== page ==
Almost the whole crew were staying at the same traditional mud-brick hotel, so myself, Kristina, David, Salih, Jirawat - a Thai guy who had stayed at all the same hostels and hotels I had stayed at from Tehran to Yazd - and then eventually, Julie, the French girl I met in Esfahan, all ended up having dinner that night at the same restaurant I went to on my first night.
Soon, we get a WhatsApp message from the Romanian girl asking where we are; apparently the Marco Polo party was a bit of a dud and
New Year's Eve In Yazd
One of the Romanian girls had a Polaroid camera that captured our foreign legion celebrating New Year's Eve. Very meta.
was just a bunch of locals having dinner. She and her friend soon arrive but they were not alone - they had brought along their latest recruit, Konstantinos from Greece.
"I have another few people coming - is that OK?" she says.
We had been having a bit of trouble with the waitress at the restaurant and I could see our bill being a bit of a nightmare to sort out at the end so I wasn't willing to make things more complicated than they already were; that was when a Russian couple and local couple showed up to join the party. After they had all ordered some (non-alcoholic) drinks, a pair of Slovenian girls then showed up to complete our set.
I might sound like I am complaining but to be honest, it was actually quite a funny night - fourteen foreigners all having randomly met, celebrating NYE completely sober in the middle of the Iranian desert. A New Zealander, two Germans, two Slovenians, two Russians, two Iranians, two Romanians, a Bulgarian, a Frenchwoman and a Thai walking into an Iranian restaurant sounds like the opening line of a joke!
But how things have changed though; while midnight on
Bogheh-ye Sayyed Roknaddin, Yazd
The beautiful turquoise dome of the tomb of Sayyed Roknaddin Mohammed Qazi, a local notable person.
NYE used to be the cue for wild night of drinking and partying, here we were all tired and cranky, counting down the seconds 'til midnight just so we could GTFO there and get to sleep. When we did eventually do the final countdown and cheered in the new year, the other locals in the restaurant all shot us puzzled looks, wondering what the hell was going on. They run on a different calendar apparently and for them the night was just a normal Tuesday night.
But for me the best thing about that night was hanging out with five other solo travellers - Kristina, Salih, David, Julie and Jirawat, all a long way from home, in a country many consider an intrepid place to visit, during the Christmas holidays, away from our families. It takes a certain type of person to do what we were all doing so we all very much had a common bond. I had got a lot of raised eyebrows and weird looks when I told people what I was doing for Christmas, but hanging out with these guys and contemplating everything I had experienced in Iran up to that point, I felt oddly vindicated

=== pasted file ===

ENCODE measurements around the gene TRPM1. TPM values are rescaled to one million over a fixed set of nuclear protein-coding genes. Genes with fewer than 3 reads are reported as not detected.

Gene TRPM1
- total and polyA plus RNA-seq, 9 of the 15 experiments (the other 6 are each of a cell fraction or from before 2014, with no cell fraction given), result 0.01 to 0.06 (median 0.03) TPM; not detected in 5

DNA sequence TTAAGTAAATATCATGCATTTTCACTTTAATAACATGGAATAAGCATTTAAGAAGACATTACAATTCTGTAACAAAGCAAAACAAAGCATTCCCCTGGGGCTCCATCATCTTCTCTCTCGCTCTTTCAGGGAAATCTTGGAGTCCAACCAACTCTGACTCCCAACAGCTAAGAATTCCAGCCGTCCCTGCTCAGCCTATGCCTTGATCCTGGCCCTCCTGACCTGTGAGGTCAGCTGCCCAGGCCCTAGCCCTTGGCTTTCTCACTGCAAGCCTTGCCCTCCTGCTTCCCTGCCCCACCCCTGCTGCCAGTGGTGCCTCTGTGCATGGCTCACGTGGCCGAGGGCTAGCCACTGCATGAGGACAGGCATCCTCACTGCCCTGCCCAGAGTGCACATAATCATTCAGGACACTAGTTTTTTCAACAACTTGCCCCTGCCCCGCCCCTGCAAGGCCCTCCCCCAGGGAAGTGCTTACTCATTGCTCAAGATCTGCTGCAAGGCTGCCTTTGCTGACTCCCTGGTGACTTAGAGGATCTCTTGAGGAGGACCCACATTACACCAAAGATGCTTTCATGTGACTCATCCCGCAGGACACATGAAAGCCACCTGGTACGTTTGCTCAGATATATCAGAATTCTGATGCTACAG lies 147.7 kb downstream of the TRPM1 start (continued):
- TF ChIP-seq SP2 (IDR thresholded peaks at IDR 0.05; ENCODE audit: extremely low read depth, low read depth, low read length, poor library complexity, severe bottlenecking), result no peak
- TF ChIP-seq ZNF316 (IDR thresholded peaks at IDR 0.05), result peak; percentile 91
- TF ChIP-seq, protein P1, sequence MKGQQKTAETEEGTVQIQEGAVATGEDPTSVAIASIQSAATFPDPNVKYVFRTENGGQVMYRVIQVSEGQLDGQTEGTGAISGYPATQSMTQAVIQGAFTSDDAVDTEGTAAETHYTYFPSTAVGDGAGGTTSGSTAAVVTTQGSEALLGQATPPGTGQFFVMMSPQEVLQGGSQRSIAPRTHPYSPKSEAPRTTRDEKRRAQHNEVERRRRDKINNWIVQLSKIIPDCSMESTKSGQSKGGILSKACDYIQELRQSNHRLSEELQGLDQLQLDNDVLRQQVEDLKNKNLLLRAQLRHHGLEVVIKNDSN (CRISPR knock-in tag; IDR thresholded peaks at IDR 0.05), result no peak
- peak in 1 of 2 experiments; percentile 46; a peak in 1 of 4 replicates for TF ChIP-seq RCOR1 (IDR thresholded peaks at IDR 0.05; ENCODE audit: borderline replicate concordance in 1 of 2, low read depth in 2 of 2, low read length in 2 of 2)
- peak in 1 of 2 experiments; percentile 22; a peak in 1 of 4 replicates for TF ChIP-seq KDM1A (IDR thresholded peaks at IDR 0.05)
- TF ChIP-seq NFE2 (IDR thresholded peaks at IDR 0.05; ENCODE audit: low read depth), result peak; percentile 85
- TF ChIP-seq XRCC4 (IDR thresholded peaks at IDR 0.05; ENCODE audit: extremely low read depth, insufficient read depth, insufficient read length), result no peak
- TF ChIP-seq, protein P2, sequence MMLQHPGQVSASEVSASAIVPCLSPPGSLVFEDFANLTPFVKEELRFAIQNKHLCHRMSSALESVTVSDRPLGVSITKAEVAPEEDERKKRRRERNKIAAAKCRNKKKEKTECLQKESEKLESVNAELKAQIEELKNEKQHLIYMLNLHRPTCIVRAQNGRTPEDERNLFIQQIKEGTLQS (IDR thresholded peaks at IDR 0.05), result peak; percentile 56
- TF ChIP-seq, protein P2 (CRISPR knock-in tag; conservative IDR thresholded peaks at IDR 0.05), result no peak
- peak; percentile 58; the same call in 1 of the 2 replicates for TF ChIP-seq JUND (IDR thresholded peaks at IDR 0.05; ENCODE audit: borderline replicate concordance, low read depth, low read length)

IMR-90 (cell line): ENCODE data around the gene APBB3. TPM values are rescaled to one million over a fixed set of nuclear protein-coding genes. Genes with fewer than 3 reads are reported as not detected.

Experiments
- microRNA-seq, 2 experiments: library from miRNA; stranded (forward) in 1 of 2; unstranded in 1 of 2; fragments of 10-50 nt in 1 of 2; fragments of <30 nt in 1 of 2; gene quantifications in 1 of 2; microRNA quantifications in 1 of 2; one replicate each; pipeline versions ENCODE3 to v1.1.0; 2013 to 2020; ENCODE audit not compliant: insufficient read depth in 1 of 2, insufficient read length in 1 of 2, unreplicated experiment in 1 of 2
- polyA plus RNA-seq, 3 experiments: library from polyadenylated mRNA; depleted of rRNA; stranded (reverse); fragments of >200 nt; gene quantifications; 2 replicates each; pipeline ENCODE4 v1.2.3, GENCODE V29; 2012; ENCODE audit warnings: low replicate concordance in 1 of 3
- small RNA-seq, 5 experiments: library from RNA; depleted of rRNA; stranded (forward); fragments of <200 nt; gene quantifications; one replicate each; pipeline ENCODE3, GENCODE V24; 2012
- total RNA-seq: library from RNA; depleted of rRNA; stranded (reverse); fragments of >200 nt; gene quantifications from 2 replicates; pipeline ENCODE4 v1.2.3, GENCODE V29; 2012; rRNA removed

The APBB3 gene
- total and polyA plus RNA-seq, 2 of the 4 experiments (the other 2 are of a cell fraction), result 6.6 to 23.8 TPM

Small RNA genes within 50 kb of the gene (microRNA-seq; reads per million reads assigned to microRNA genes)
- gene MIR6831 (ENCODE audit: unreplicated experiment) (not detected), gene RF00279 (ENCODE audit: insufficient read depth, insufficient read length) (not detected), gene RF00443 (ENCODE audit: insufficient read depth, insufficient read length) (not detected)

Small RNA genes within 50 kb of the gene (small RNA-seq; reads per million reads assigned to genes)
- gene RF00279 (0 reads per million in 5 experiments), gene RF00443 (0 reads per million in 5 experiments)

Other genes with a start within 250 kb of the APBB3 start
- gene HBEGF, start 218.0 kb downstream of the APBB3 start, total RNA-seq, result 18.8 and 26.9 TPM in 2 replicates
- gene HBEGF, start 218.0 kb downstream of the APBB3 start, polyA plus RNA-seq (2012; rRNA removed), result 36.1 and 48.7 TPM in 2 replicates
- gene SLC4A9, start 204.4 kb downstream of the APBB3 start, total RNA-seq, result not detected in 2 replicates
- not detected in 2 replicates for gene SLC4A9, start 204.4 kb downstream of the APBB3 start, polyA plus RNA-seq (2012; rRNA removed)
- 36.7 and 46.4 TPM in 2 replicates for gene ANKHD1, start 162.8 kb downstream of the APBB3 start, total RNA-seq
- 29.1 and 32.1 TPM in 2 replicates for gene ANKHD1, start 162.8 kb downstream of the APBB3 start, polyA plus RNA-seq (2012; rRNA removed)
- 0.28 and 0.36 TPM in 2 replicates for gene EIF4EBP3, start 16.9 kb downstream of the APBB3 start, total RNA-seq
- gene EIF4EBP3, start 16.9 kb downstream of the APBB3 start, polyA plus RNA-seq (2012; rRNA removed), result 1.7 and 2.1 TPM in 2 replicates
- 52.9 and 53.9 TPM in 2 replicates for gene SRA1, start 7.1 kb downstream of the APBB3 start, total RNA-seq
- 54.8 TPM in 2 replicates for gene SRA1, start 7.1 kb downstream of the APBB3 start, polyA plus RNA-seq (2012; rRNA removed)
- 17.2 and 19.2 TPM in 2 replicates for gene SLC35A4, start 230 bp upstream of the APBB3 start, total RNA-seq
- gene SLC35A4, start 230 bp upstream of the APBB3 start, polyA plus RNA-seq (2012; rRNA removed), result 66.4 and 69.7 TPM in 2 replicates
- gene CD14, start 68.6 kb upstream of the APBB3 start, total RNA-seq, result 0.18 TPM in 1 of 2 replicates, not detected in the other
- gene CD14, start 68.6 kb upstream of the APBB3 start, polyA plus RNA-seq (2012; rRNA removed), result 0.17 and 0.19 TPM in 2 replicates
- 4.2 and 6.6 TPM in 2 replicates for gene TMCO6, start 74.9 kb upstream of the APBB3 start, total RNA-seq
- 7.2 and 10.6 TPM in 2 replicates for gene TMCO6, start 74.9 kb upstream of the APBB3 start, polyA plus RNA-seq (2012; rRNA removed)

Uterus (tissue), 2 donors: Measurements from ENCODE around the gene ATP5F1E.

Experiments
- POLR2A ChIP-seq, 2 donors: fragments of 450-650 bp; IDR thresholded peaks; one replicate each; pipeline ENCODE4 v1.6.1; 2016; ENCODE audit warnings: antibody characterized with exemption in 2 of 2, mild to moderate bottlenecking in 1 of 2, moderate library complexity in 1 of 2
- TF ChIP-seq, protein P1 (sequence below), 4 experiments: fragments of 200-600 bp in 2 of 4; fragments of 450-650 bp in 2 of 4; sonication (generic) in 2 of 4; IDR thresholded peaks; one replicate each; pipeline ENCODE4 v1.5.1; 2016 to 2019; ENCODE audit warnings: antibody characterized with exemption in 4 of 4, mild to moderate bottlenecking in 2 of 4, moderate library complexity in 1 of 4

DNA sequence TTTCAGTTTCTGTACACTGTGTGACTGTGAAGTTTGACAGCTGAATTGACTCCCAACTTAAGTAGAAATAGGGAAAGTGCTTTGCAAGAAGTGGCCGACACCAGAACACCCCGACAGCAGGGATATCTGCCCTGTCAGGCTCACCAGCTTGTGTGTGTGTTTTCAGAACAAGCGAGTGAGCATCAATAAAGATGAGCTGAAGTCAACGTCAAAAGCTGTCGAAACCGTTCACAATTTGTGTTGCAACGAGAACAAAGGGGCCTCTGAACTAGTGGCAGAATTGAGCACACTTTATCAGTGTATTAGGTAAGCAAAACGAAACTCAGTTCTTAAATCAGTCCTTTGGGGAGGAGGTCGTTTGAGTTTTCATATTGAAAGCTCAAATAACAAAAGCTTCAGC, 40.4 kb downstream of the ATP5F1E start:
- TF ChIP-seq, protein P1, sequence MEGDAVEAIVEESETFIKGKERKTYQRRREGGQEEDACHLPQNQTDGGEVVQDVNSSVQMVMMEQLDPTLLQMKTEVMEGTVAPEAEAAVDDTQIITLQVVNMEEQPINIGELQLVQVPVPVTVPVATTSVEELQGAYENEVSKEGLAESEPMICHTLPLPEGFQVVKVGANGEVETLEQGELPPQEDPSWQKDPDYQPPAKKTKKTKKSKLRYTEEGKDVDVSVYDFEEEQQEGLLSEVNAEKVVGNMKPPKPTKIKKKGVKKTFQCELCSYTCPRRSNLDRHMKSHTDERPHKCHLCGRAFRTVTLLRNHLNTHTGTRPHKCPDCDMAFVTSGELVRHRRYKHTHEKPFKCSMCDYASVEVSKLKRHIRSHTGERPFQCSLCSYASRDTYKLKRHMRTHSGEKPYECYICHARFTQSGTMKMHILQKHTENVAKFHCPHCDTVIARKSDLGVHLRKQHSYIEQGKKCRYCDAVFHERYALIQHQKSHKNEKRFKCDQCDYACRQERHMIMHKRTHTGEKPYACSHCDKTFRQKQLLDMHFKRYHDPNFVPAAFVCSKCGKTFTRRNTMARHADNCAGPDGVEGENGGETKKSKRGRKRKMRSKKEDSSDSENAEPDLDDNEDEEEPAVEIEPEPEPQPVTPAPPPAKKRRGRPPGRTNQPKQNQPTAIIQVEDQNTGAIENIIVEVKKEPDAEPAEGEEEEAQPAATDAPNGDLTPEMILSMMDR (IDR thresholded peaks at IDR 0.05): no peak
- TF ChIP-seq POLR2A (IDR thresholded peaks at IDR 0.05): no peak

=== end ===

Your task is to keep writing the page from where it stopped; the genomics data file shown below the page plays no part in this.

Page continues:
Zoroastrian Cemetry, Yazd
Note the photos on the graves and the winged symbol of Zoroastrianism next to them.
in what I was doing.
And in all honesty, I think that solo travelling has become much more of a common occurrence among the current generation; indeed doing anything alone is becoming more and more common and is now far more socially acceptable than it used to be.
From a social aspect, smartphones, mobile internet and social media have made it so easy to stay in touch with friends and to make new ones, that people are far less afraid to venture out anywhere alone. I used to hate eating at restaurants alone but now that I have my smartphone to keep me company while I wait for my food, I'm no longer embarrassed to be seen eating by myself.
From a travelling perspective, the digital revolution coupled with the massive increase in the popularity of hostels since I first started travelling, also makes it much less daunting to travel alone than it used to be. Cheaper flights, digital nomads and the preference of millennials to spend their money on travel and experiences over consumer goods, mean that there are very few places in the world worth going to now that has not received tourists and does not have
Sunset Over Yazd
A silhouette of Yazd's skyline against the sunset.
at least basic tourist infrastructure in place; all of this has certainly has made travelling alone much easier. I have to say that I have been surprised by how easy it has been to essentially backpack Iran.
With all of this in mind, let's hope that I have an easier time of it getting to the last stop of my Iranian tour than I did getting here to Yazd; feeling fresh for once on New Year's Day, it will be time to head to Shiraz.
زود میبینمت (zood mibinamet),